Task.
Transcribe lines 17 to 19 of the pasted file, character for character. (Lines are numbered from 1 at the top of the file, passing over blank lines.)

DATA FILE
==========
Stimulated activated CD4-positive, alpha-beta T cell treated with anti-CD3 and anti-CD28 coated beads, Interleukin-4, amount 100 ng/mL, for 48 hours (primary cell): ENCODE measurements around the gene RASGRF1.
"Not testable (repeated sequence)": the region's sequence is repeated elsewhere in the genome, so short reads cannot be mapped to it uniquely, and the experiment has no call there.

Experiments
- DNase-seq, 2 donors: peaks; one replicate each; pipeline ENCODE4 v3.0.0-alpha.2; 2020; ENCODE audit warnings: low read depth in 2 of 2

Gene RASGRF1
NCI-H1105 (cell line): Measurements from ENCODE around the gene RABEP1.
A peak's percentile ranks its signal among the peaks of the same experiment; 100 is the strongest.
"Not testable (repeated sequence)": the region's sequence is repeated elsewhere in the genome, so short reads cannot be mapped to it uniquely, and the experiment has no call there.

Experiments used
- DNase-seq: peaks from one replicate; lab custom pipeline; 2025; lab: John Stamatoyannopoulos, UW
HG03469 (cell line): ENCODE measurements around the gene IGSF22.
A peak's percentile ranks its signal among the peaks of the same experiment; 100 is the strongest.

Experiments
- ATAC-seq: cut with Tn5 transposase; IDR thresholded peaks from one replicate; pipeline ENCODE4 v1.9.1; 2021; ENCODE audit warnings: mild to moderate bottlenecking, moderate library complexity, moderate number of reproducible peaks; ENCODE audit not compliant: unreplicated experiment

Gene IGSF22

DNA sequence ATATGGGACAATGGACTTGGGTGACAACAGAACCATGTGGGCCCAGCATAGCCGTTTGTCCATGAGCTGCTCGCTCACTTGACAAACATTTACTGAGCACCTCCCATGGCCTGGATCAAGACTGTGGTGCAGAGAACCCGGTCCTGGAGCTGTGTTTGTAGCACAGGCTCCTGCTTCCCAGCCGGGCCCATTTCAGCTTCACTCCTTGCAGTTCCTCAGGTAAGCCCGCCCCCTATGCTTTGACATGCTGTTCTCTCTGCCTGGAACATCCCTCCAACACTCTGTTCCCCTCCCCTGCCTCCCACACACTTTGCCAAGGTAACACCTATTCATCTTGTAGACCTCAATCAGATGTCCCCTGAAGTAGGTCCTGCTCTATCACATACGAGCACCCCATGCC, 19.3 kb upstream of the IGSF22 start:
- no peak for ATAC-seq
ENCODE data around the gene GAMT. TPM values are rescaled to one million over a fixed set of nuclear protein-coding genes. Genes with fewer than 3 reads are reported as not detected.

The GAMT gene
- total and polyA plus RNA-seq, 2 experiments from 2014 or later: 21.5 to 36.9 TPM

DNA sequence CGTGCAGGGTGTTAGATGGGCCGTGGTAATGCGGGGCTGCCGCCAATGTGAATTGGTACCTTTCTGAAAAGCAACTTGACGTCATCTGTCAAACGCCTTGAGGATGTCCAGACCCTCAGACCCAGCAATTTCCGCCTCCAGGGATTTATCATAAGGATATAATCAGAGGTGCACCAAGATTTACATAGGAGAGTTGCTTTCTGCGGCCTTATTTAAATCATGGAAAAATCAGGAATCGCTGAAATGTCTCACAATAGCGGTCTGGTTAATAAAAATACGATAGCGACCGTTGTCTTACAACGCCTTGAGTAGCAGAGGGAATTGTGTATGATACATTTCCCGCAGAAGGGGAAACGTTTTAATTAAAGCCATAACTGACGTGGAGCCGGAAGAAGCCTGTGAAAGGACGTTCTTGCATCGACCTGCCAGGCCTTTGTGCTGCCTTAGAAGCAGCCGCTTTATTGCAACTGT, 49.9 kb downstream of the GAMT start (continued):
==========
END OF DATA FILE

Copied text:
- no peak for ATAC-seq
ENCODE data around the gene GAMT. TPM values are rescaled to one million over a fixed set of nuclear protein-coding genes. Genes with fewer than 3 reads are reported as not detected.

The GAMT gene